Telangana has consistently performed well in promoting and nurturing the Information Technology/ITeS industry. The state government has laid emphasis on the IT sector ever since the formation of Telangana seven years ago.
The youngest state has achieved a manifold growth in terms of IT exports — 14.25 percent CAGR since the formation of the state — and employment generation, thanks to factors such as good civic infrastructure, connectivity, law and order, and a business-friendly environment. Measures taken to combat the COVID-19 pandemic too have helped the state to maintain a steady growth in the IT/ITeS sector.
The Department for Promotion of Industry and Internal Trade (DPIIT) of the Ministry of Commerce, which released its Industrial Parks Rating System (IPRS) 2.0 report on October 5, has rated three industrial parks in the IT sector in Telangana — Financial District IT, Hyderabad Knowledge City, and HiTech City IT Park Madhapur — as ‘Challengers’. Leaders are Industrial Parks and Special Economic Zones registering the highest level of performance, while Challengers are those who performed ‘quite close to leaders’, but marginally lower at the aggregate level. Aspirers are parks and SEZs that need significant interventions in the future to improve their performance.
What’s more interesting is that Telangana has surpassed the national average growth in software exports. The state government in its annual report has claimed that the exports from the state have more than doubled the national average in percentage terms.
India recorded a four percent growth in exports of software services (excluding exports through commercial presence). It is estimated at $133.7 billion during 2020-21, according to Reserve Bank of India (RBI). The total exports were estimated at Rs.9.92 trillion in 2020-2021 from India.
According to the Software Technology Park of India, software exports by units registered with it have increased by 7 percent YoY to reach Rs 5 trillion ($67.4 billion) in FY21 from Rs 4.66 trillion ($62.82 billion) in FY20.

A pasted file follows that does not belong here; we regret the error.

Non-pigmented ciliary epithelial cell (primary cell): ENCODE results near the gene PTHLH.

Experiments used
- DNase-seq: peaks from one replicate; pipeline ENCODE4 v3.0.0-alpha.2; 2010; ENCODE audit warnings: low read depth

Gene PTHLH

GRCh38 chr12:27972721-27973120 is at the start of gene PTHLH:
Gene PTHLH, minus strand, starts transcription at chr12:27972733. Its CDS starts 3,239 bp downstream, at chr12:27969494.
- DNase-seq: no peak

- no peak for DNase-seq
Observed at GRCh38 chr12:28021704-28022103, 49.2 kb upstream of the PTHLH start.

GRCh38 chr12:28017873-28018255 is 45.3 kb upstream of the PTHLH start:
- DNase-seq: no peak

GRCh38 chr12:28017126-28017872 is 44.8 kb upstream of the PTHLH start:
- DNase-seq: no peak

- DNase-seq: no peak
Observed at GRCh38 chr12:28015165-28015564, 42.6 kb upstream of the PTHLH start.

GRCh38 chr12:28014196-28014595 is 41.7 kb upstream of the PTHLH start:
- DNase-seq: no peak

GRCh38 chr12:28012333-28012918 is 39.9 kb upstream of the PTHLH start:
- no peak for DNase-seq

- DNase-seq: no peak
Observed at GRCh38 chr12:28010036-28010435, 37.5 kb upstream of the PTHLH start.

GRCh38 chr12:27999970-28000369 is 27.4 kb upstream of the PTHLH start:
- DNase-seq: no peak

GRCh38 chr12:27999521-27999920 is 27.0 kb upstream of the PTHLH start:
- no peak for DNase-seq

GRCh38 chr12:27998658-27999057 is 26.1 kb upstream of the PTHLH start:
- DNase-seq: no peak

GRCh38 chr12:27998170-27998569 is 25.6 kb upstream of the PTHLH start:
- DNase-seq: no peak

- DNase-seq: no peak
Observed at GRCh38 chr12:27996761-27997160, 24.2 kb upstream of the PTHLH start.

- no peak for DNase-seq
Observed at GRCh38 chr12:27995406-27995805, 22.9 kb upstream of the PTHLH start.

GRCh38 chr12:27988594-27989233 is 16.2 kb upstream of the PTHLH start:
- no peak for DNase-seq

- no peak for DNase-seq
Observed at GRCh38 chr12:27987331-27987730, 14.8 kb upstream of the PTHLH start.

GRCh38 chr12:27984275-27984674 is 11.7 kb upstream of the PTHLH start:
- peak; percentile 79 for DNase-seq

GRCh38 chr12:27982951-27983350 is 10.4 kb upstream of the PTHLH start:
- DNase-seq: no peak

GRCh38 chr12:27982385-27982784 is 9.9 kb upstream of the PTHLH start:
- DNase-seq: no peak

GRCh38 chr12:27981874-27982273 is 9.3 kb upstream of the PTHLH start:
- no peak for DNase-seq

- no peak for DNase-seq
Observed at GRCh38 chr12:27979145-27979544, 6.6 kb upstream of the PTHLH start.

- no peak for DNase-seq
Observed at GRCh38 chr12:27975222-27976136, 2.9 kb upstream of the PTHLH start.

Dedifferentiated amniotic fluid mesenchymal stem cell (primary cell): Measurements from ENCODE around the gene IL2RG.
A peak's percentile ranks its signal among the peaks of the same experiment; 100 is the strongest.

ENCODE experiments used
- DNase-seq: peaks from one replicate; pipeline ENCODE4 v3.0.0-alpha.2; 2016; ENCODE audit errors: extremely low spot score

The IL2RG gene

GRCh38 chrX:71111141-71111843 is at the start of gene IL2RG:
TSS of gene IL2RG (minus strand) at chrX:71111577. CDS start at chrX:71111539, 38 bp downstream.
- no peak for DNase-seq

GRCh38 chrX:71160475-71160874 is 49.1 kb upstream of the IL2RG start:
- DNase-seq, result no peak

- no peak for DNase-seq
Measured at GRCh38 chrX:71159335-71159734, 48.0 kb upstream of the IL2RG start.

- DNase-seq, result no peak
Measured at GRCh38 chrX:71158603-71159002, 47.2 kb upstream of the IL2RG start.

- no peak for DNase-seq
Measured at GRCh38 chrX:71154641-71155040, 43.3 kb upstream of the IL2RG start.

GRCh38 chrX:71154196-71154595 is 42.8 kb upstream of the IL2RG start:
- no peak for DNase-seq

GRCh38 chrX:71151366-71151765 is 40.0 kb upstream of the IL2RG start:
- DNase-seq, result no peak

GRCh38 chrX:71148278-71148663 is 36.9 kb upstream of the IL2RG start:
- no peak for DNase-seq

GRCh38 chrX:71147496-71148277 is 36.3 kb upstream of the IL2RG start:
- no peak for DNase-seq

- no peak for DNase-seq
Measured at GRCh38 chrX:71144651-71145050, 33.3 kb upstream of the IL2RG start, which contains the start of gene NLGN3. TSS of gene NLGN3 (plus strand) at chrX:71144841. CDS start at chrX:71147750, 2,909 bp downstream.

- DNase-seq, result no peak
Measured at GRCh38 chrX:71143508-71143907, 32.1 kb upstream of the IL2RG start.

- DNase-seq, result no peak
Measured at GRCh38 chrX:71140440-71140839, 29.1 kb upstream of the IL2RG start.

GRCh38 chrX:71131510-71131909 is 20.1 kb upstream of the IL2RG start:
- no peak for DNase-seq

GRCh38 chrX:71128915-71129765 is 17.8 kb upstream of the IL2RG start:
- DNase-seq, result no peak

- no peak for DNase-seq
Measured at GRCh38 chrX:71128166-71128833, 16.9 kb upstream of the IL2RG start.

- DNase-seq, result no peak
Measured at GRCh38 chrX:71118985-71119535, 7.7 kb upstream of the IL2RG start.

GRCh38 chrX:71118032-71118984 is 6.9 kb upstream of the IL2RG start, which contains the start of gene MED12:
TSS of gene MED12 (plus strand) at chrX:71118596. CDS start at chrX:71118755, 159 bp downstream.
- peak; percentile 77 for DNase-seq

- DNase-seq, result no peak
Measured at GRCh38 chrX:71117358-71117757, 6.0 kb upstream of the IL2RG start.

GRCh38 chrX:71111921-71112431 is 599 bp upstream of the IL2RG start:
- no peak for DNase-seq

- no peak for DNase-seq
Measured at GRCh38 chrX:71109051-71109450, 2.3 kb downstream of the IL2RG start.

Telangana achieved a growth of 12.98 percent in the IT/ITeS exports in the same period. It posted a record Rs 1.45 trillion ($~19.45 billion) software exports in 2020-21 as opposed to the Rs 1.28 trillion in the previous year. Employment generation in the IT/ITeS sector too spiked by 7.99 percent over 2019-2020.
As opposed to Telangana, the STPI-Pune, has achieved estimated exports of little over Rs 1 trillion in 2021. Estimates of exports from the region — STPI Pune directorate covers Maharashtra and Goa — are pegged at Rs 93,000 crore during the lockdown.
In terms of absolute numbers, the total number of employees in IT/ITeS in Telangana has increased from 582,126 in 2019-20 to 628,615 in 2020-21. Across India, this sector saw 138,000 new hires in 2020 — that’s ~33 percent of the national hiring in this sector was done by companies in Telangana. This is a reflection of the state’s IT prowess.
In addition to attracting large investments from global giants in the IT/ITeS space, Telangana also boasts the presence of marquee companies such as Apple, Google, and Amazon. Salesforce, Goldman Sachs, Fiat Chrysler Automobiles, OPPO, MassMutual, and the National Payments Corporation of India are among the many who have announced investments in the state.
The state has been focusing on geographical divergence by encouraging IT companies to set up units in major tier-II towns. Rather than concentrating on a select few cities, such a move will enhance economic activity across several districts. An incubation centre with 1,400 seats capacity has been made operational in Warangal, while a 556-seat IT tower in Karimnagar with 80,000 sq. ft space opened in July 2021.
The state government has completed IT tower in Khammam, and similar towers are coming up in Nizamabad, Mahbubnagar, and Siddipet.
The state government’s push for startups, through its T-Hub incubation centre, has helped 1,100+ startups raise Rs ~2,000 crore as investment since 2015. The second phase of this project is set for inauguration.
A Saye Sekhar is senior journalist.Views are personal and do not represent the stand of this publication.